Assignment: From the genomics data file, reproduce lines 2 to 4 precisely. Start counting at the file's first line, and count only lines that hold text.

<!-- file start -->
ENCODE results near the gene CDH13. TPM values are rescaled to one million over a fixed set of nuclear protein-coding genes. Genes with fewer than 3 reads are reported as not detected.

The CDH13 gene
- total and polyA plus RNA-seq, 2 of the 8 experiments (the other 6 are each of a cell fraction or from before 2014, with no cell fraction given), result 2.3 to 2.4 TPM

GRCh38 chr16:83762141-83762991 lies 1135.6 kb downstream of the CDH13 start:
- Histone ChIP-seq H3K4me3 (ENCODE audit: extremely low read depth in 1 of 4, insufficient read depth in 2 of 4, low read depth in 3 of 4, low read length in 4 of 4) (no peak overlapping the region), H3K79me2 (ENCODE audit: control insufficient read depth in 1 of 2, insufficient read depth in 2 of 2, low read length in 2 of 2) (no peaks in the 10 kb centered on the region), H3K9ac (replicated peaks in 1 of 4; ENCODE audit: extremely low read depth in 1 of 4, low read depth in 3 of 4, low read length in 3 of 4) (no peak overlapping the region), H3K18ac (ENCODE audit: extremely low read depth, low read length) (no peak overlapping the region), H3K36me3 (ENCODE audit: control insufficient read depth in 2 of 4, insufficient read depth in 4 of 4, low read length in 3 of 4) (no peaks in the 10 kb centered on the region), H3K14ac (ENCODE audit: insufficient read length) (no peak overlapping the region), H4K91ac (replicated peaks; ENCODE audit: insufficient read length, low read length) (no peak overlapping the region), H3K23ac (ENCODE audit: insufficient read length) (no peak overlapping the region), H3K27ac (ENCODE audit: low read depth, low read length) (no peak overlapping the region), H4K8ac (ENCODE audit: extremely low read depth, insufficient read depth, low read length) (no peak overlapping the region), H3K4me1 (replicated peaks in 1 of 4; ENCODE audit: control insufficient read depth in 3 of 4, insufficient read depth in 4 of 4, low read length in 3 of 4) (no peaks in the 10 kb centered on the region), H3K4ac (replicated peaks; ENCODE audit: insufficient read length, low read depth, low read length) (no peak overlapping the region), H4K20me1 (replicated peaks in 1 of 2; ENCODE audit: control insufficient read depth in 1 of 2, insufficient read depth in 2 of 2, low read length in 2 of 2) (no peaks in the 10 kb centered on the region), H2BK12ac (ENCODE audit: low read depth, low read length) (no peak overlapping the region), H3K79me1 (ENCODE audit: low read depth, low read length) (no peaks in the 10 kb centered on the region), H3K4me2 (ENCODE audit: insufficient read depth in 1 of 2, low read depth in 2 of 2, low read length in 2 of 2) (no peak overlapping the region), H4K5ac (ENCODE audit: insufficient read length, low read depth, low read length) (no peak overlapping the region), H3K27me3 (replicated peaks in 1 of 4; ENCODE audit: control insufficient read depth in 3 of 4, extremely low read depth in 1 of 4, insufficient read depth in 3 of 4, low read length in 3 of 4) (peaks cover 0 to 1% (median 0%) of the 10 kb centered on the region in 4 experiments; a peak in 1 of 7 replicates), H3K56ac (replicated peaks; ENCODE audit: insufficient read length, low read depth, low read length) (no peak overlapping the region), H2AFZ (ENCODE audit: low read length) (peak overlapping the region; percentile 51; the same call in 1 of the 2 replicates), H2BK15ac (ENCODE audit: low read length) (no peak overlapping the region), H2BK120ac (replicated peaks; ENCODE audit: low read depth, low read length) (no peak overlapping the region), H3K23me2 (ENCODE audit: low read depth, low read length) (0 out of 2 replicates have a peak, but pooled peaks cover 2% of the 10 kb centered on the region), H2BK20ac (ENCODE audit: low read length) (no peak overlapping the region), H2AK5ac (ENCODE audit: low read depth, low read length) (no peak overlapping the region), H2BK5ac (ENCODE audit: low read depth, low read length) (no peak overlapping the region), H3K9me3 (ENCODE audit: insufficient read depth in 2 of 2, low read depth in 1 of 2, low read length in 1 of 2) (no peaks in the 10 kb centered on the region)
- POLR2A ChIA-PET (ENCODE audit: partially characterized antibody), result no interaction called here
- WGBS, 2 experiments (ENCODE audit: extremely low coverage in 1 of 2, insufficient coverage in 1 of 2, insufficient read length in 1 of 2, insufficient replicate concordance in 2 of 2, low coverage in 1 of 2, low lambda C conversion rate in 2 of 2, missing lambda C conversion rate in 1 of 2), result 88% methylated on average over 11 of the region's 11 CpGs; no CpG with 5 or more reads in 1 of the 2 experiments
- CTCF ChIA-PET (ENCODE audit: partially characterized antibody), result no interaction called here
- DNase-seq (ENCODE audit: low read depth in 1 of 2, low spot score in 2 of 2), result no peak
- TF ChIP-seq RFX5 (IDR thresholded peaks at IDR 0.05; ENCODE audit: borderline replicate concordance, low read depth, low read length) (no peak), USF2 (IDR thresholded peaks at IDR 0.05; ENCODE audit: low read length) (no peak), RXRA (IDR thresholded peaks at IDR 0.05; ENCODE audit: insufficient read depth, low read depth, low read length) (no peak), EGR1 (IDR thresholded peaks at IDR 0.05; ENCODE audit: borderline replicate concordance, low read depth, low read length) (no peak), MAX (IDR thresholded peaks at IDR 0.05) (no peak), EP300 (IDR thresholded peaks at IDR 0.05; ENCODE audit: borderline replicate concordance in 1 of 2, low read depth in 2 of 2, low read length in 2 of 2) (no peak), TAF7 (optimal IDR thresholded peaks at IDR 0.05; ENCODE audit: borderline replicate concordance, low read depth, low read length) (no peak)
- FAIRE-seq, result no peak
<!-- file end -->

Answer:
The CDH13 gene
- total and polyA plus RNA-seq, 2 of the 8 experiments (the other 6 are each of a cell fraction or from before 2014, with no cell fraction given), result 2.3 to 2.4 TPM

GRCh38 chr16:83762141-83762991 lies 1135.6 kb downstream of the CDH13 start: